Archive for July, 2011

A hat trick

Completely serendipitously I have managed to see three Ralph Hotere exhibitions in the last 2 weeks.

First was the show Zero to Infinity at the Hocken Collections celebrating Hotere’s 80th birthday and described as “highlights milestones and lesser known moments in the prodigious career of Ralph Hotere“. It was a mixed bag drawn from the Hocken’s and private collections. It included some great pieces and the selection showed some of the range of his work.

A week later we were in Invercargill and took our usual look round the Southland Museum and Art Gallery. Here they had Ralph Hotere Figurative Works: Carnival, Song Cycle and the Woman Series I’d only seen these works before in the book Desire of the Line . These drawings are worth seeing as it gives a whole different aspect to Hotere’s work. One similar drawing was in the show at the Hocken.

And lastly on Sunday during a snowy drive back to Dunedin we took refuge at the Eastern Southland Gallery in Gore. This small gallery always has stunning things on and we managed to see exhibitions by Andrew Ross and Don Binney as well as works from their substantial Hotere collection. I think if I had to pick, this was my favourite Hotere show of the three, but probably because it featured one of my favourite Hotere paintings, which I can’t find an image of, but it was a black RAIN banner (inspired by Hone Tuwhare’s great poem).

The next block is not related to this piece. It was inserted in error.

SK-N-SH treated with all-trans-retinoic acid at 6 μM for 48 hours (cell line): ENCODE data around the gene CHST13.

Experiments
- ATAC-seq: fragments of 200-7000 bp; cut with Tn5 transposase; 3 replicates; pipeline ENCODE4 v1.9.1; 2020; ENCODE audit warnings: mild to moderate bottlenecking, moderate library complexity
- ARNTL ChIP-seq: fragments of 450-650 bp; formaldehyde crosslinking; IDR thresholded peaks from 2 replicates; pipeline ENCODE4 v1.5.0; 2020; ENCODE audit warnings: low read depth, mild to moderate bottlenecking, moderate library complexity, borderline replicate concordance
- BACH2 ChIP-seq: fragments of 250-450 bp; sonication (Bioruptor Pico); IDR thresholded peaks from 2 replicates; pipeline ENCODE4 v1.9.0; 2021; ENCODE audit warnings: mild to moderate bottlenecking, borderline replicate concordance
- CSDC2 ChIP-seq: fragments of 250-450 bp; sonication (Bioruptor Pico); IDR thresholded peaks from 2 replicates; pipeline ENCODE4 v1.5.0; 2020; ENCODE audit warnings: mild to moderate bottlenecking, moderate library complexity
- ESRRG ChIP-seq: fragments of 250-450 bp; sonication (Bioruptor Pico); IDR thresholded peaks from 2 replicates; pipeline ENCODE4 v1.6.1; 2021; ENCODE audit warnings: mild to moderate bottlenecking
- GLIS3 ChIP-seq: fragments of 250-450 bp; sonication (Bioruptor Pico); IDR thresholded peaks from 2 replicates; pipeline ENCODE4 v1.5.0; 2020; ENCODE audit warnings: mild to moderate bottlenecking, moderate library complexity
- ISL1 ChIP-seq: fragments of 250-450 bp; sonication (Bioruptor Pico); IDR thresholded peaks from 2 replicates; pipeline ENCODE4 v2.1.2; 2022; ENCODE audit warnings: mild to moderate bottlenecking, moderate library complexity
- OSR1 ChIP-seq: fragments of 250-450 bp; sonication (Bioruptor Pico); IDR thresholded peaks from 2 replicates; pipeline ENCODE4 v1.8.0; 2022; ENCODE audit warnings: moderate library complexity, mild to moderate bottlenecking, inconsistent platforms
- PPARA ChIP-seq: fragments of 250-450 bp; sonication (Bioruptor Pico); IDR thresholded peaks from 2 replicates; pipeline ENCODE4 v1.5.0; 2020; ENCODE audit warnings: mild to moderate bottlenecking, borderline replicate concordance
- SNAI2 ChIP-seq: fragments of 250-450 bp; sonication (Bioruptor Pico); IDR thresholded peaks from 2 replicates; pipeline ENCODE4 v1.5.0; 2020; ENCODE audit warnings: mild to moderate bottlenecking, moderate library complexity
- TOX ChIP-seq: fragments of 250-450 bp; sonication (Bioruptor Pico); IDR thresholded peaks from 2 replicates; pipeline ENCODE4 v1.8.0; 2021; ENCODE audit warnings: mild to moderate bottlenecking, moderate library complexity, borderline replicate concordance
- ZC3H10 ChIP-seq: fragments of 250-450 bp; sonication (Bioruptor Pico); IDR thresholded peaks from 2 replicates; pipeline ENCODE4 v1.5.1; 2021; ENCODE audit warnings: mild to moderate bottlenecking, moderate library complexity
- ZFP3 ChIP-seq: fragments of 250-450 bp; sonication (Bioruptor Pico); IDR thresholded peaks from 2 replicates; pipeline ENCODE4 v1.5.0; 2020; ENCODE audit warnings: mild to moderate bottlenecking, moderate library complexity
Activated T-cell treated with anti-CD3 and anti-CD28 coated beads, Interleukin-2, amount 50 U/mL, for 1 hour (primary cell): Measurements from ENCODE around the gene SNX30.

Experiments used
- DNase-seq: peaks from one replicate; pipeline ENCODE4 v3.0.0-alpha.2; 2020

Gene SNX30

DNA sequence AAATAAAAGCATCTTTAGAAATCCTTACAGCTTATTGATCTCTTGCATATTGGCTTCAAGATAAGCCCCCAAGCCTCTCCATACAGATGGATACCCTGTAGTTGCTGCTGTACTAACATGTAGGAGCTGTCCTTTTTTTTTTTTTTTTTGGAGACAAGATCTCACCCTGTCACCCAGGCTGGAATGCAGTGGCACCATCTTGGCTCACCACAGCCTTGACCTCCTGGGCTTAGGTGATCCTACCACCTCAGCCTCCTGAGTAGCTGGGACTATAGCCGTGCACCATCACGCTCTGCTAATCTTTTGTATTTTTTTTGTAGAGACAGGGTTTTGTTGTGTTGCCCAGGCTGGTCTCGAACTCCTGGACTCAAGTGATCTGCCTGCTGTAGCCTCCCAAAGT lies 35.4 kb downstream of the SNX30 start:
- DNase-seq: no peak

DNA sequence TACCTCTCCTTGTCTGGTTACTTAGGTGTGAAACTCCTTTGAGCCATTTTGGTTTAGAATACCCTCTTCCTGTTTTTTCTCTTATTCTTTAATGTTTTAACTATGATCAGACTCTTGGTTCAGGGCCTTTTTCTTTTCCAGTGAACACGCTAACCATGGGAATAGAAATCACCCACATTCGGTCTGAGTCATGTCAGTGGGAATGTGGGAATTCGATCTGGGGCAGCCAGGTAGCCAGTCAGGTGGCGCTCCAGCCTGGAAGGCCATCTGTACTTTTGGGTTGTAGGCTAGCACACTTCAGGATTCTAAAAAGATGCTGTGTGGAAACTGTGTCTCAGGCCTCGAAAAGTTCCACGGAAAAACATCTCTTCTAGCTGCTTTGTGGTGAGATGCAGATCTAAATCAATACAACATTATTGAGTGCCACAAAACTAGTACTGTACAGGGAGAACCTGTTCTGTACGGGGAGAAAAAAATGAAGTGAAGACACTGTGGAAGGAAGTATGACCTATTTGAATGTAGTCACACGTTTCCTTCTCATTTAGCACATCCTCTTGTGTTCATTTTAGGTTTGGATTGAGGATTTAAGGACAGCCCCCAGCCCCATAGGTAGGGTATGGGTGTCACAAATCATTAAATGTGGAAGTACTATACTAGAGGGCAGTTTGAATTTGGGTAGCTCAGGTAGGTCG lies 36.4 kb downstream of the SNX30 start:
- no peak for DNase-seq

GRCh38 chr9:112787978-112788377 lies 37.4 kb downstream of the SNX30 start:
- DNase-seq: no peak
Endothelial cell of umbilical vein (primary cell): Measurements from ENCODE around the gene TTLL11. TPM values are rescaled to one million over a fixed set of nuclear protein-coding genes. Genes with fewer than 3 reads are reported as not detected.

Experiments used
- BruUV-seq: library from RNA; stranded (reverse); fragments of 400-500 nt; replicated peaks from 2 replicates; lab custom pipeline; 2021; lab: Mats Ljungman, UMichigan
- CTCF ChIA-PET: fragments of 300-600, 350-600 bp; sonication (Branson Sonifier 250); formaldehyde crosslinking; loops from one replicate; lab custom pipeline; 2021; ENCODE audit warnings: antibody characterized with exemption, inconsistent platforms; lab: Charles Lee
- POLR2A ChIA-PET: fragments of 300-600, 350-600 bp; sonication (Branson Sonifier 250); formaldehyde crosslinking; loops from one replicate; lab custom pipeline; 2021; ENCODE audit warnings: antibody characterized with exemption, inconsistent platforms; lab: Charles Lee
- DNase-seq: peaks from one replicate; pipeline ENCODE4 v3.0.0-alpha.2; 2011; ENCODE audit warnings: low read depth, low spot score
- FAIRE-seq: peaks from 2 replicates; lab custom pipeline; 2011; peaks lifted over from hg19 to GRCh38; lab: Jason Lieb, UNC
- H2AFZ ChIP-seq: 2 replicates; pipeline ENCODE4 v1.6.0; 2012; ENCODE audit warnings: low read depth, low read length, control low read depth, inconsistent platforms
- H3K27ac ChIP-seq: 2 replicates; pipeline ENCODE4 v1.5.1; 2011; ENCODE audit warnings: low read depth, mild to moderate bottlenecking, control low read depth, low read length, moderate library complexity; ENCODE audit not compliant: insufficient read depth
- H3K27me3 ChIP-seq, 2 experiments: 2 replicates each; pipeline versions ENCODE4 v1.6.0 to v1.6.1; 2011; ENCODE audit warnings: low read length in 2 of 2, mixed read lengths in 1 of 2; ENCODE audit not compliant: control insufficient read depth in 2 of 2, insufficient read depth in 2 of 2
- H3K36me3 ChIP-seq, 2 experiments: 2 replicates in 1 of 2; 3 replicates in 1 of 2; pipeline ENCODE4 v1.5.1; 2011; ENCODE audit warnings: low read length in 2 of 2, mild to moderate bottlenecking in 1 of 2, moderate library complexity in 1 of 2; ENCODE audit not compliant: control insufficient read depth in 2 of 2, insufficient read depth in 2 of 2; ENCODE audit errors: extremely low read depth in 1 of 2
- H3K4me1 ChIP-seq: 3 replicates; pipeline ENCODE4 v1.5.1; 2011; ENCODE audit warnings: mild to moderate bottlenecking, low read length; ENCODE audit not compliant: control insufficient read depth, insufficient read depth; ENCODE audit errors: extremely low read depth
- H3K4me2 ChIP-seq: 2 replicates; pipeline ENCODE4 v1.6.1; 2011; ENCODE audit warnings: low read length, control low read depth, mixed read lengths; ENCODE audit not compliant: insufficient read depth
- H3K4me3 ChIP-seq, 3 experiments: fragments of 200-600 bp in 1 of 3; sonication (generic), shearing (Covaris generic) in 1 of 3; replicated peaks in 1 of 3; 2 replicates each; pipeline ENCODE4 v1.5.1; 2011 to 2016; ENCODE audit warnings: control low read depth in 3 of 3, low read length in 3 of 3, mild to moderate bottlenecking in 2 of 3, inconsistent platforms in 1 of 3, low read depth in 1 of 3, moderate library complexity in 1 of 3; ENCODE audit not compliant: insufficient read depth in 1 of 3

Hocken Gallery exhibition assistant Jay Hutchinson hangs the 1997 Hotere work Red/Black ready
Photo by Gerard O’Brien.

NOTE: I just heard that Hotere’s Black Phoenix will be on show at Wellington’s City Gallery soon as part of the Oceania show. SEE IT – I consider it one of NZ’s best artworks.

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Read this book

I found myself raving about this book to someone earlier in the week so I thought I’d rave blog about it here too.

Edmond sets out to trace the route of Colin McCahon when in 1984 on a trip to Sydney 1984, he went missing in the palm grove in Sydney’s Botanic Gardens, and was found by police early next morning in Centennial Park, kilometres away. Framing the journey in part with the stations of the cross, Edmond explores not only the city but the nature of art, faith and loss. Personal experiences and stories intertwine with the McCahon narrative and tangents led on to diverse subjects such as Carmen Rupene, John Calvin and circus elephants. A certain sadness permeated the book, and to me it read as a kind of secular requiem for McCahon.

Yet again Auckland University Press has shown faith in it’s authors with this modest and yet courageous book. I loved it.

Dark Night: Walking with McCahon by Martin Edmond
July 2011,
ISBN 978 1 86940 483 3
Paperback, 208p,

Pie Jesu

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